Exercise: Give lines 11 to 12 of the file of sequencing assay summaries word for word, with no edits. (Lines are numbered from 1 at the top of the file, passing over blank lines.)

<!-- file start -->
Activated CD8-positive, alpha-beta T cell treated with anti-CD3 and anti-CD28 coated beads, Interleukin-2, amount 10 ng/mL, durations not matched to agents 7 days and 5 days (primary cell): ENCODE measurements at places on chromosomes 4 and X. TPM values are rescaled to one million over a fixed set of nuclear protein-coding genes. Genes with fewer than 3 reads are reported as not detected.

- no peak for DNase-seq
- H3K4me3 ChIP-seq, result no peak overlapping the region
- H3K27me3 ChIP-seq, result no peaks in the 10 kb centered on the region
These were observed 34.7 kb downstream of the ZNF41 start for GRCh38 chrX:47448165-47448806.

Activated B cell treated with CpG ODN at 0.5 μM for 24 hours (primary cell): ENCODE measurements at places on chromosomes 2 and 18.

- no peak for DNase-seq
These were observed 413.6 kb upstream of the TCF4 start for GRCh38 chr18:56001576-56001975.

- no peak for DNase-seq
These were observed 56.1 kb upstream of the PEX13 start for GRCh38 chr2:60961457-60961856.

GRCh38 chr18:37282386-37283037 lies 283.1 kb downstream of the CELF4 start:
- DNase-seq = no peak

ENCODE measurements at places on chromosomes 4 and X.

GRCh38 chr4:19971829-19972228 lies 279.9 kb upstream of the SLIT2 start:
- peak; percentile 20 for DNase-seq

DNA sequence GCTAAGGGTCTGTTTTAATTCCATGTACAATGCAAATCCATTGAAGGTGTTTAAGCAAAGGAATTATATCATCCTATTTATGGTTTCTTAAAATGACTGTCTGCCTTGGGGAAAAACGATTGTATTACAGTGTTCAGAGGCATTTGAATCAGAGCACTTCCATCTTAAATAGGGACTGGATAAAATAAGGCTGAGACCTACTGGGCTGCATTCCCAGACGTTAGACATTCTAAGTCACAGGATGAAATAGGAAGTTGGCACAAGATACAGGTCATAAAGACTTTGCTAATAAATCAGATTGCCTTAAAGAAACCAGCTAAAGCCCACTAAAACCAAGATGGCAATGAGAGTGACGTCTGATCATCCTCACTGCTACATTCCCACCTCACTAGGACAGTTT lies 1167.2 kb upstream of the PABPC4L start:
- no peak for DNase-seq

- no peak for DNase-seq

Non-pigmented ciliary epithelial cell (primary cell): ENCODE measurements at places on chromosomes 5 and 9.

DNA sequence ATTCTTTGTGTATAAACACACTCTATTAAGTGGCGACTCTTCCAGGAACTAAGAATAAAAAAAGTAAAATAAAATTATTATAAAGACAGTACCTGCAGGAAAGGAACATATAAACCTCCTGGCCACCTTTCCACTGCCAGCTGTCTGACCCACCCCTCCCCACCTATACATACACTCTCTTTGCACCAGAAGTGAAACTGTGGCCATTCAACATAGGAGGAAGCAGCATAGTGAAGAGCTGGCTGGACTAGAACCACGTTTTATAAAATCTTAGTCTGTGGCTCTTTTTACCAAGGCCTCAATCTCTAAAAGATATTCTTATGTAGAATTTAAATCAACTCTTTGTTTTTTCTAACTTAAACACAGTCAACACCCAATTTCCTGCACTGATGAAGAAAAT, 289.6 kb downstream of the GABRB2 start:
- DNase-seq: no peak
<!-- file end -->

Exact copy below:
GRCh38 chr18:37282386-37283037 lies 283.1 kb downstream of the CELF4 start:
- DNase-seq = no peak